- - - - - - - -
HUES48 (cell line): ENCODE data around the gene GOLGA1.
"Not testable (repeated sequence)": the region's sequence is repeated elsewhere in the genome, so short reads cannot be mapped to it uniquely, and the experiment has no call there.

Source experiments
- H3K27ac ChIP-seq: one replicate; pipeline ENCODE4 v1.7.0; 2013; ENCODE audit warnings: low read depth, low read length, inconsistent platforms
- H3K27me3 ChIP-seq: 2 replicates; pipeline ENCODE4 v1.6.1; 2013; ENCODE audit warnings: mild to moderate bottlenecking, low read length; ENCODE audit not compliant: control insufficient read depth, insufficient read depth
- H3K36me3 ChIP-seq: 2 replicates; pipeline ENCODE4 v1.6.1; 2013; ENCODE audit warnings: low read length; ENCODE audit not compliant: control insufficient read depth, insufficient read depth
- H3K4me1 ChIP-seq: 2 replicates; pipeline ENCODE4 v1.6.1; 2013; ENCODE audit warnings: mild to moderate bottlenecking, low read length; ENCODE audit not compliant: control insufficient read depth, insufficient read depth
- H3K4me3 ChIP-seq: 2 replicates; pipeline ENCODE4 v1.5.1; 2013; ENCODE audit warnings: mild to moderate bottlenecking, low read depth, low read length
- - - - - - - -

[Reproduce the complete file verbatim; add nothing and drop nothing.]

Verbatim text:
HUES48 (cell line): ENCODE data around the gene GOLGA1.
"Not testable (repeated sequence)": the region's sequence is repeated elsewhere in the genome, so short reads cannot be mapped to it uniquely, and the experiment has no call there.

Source experiments
- H3K27ac ChIP-seq: one replicate; pipeline ENCODE4 v1.7.0; 2013; ENCODE audit warnings: low read depth, low read length, inconsistent platforms
- H3K27me3 ChIP-seq: 2 replicates; pipeline ENCODE4 v1.6.1; 2013; ENCODE audit warnings: mild to moderate bottlenecking, low read length; ENCODE audit not compliant: control insufficient read depth, insufficient read depth
- H3K36me3 ChIP-seq: 2 replicates; pipeline ENCODE4 v1.6.1; 2013; ENCODE audit warnings: low read length; ENCODE audit not compliant: control insufficient read depth, insufficient read depth
- H3K4me1 ChIP-seq: 2 replicates; pipeline ENCODE4 v1.6.1; 2013; ENCODE audit warnings: mild to moderate bottlenecking, low read length; ENCODE audit not compliant: control insufficient read depth, insufficient read depth
- H3K4me3 ChIP-seq: 2 replicates; pipeline ENCODE4 v1.5.1; 2013; ENCODE audit warnings: mild to moderate bottlenecking, low read depth, low read length